As a photographer, one of the greatest challenges is taking full advantage of the medium's capabilities to produce imagery that is beyond the ordinary "postcard" shot. I'm not trying to disparage postcard-type images – I make lots of them, they are beautiful, and some are challenging in their own right. But, some very interesting effects can be made by utilizing light in unique ways with the camera. The image above was made at Split Rock Lighthouse State Park in January as I was anticipating making those postcard-like photos of the full moonrise. Just before dusk, I found a stand of birch in the park that I liked and set up my tripod. The effect was created by using a slow shutter speed and panning the camera up and down during the exposure. I was able to use the slow shutter speed since it was late in the day with lower ambient light.

A bit less abstract is this image of floating ice platforms in the Grand Marais Harbor. It is interesting how the movement of the water and ice within the bay results in these varied ice formations.

Lake Superior has some expansive stretches of stone beach. Iona's beach between Gooseberry Falls and Split Rock Lighthouse is one example. Here you can find stones of seemingly most any shape and natural color.

Tuesday, February 22, 2011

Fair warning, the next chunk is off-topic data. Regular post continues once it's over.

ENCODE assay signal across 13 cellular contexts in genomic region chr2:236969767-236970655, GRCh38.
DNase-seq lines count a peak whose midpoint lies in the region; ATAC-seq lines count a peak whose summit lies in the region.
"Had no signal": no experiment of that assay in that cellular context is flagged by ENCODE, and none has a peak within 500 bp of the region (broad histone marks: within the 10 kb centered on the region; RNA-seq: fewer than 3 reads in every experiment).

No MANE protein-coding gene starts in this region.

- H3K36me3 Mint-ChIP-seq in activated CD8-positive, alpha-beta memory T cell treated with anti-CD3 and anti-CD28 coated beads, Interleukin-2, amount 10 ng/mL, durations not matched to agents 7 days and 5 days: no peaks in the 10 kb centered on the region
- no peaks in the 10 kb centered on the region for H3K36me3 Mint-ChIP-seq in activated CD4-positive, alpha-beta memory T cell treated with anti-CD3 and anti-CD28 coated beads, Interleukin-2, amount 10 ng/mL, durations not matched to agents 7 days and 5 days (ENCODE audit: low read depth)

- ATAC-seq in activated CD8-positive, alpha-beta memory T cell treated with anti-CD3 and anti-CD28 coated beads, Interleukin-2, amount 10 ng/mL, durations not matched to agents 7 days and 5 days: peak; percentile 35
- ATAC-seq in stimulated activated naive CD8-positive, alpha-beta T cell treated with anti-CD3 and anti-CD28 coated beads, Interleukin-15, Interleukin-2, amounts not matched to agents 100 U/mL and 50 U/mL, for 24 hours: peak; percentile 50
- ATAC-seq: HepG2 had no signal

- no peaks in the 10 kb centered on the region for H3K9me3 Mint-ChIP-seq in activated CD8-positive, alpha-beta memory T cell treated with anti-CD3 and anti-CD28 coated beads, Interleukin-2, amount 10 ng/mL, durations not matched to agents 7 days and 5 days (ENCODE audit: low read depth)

A Road Trip Pictorial

If you're sick and tired of winter and longing for greener places and times, you'll enjoy this photographic excursion from my usual North Shore subject matter. These 15 images were shot during my various travels in the Western U.S. during the past two years.

Glacier National Park

The following seven photographs were captured in Glacier National Park in Montana in 2009. My first view of the Rocky Mountains was in this park, where snow-covered slopes majestically rise above pristine alpine lakes and streams. During my mid-June visit, a spring storm rolled through the park, dropping rain and, in the higher elevations, snow. It is surprising to many that the main park road - Going-to-the-Sun Road - is often partly closed well into June because of snow removal operations still taking place.

Late Spring Storm - St. Mary Lake

St Mary Lake greets visitors on the east end of the park. Even though snow was flying in the high elevations, the shores of St. Mary Lake embodied spring with plenty of wildflowers in bloom.

St. Mary Lake